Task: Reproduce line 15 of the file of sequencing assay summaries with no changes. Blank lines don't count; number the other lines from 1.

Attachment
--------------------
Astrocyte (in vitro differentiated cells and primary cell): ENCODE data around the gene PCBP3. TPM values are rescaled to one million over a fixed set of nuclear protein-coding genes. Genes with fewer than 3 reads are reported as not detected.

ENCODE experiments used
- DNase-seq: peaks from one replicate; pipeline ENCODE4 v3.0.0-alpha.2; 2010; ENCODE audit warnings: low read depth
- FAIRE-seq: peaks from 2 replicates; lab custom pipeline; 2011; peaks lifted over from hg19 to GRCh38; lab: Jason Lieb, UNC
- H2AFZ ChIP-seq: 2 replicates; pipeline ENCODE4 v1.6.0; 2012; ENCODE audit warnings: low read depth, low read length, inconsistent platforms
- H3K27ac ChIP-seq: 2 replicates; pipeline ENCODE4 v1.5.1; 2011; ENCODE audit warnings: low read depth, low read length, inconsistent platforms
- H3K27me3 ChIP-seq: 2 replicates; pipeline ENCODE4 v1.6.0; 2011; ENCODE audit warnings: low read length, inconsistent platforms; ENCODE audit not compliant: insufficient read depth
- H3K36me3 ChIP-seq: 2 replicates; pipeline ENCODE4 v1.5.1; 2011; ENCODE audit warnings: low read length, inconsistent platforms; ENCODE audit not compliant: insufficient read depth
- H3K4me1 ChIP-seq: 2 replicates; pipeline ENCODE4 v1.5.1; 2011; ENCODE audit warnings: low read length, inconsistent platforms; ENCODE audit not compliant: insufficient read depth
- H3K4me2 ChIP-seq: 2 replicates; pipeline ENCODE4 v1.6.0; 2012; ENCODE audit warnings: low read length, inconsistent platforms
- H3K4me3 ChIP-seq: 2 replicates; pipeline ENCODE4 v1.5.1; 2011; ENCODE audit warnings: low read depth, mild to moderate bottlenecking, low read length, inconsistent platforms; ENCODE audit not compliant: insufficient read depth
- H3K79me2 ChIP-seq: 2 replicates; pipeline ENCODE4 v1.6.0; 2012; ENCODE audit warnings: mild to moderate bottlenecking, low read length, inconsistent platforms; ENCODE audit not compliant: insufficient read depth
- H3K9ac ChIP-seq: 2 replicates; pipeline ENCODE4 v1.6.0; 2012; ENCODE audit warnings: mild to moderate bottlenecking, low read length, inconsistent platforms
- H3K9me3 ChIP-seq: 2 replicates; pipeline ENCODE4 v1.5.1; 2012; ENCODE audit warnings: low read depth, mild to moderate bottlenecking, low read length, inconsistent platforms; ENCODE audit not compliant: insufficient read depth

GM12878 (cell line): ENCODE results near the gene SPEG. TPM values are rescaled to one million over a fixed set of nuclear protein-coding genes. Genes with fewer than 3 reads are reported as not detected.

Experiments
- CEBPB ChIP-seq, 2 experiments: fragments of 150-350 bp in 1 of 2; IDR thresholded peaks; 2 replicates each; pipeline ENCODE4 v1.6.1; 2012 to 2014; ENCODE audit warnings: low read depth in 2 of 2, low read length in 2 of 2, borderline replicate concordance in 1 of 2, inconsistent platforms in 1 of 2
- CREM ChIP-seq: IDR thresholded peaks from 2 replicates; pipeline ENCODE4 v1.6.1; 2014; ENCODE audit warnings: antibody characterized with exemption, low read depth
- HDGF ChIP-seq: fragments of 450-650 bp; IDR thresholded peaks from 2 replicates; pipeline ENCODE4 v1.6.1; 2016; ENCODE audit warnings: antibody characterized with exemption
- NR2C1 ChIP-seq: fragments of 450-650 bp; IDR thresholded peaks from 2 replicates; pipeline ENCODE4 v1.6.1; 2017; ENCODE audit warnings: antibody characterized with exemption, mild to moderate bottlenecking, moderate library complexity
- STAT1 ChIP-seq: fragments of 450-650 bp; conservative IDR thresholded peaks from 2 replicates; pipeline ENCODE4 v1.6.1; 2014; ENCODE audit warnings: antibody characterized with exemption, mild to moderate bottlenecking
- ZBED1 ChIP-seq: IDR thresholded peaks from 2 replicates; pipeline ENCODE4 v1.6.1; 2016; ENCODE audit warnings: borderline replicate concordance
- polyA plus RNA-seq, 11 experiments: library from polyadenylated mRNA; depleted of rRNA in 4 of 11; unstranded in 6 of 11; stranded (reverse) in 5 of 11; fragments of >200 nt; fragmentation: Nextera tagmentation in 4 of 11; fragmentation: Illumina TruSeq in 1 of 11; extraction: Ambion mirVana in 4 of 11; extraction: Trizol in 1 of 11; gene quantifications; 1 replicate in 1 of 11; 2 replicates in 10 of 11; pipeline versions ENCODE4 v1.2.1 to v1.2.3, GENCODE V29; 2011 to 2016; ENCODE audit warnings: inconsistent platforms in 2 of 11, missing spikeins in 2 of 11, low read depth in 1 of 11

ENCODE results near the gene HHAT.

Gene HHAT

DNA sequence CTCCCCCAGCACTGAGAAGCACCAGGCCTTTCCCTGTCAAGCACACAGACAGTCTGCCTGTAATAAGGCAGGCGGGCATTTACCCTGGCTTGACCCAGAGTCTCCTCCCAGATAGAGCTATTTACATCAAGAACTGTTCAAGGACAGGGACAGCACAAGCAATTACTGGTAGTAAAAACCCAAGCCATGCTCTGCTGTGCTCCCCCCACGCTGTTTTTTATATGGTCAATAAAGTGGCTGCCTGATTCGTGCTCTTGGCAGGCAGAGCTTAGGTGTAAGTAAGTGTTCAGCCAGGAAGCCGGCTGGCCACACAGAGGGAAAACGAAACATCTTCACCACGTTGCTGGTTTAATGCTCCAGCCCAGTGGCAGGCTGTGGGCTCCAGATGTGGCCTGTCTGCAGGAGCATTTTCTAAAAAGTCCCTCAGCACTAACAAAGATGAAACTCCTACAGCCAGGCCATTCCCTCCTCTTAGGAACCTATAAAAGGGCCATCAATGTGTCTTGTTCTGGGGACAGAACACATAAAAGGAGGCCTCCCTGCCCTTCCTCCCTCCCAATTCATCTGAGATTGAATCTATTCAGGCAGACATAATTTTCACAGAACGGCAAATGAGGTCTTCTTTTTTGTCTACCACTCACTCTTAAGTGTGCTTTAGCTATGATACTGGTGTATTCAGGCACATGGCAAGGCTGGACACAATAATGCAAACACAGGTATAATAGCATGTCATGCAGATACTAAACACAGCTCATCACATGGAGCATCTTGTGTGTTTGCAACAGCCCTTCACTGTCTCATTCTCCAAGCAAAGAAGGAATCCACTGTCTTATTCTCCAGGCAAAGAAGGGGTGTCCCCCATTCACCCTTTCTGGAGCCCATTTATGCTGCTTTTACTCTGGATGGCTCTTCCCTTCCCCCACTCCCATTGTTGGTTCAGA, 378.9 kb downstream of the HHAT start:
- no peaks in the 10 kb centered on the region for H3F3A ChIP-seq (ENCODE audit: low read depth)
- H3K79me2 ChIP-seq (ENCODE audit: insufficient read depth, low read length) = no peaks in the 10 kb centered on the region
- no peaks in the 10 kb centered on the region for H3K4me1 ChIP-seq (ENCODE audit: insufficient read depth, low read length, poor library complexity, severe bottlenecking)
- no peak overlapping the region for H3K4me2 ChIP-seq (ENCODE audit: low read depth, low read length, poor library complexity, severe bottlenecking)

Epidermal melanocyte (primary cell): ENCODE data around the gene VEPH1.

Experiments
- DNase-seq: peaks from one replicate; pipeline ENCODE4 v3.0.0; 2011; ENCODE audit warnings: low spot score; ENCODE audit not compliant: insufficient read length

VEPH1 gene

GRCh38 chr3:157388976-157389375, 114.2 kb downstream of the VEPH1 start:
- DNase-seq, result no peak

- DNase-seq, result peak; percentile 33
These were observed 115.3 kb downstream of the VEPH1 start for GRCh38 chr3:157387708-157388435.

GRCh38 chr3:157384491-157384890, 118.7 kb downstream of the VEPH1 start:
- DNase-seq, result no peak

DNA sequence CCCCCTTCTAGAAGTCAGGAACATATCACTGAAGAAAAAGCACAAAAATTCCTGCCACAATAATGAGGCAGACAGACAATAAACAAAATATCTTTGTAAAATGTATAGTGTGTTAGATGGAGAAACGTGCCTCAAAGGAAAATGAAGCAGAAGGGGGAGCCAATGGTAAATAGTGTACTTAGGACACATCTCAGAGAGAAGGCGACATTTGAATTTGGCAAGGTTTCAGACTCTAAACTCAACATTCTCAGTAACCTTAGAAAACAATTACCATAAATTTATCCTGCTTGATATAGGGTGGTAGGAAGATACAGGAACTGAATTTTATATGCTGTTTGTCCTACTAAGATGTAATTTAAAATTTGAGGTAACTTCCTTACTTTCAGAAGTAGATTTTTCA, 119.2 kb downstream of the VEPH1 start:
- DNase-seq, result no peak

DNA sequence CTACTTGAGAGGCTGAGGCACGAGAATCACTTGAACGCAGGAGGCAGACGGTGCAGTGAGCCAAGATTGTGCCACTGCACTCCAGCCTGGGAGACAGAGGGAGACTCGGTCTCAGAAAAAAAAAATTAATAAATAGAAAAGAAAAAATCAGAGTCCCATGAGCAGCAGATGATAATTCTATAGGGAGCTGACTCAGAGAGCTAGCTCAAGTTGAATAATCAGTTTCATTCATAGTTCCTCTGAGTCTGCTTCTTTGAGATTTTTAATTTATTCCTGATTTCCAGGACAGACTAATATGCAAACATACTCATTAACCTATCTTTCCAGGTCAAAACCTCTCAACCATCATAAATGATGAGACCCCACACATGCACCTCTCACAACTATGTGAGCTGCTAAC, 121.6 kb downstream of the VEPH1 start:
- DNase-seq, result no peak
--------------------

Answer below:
GM12878 (cell line): ENCODE results near the gene SPEG. TPM values are rescaled to one million over a fixed set of nuclear protein-coding genes. Genes with fewer than 3 reads are reported as not detected.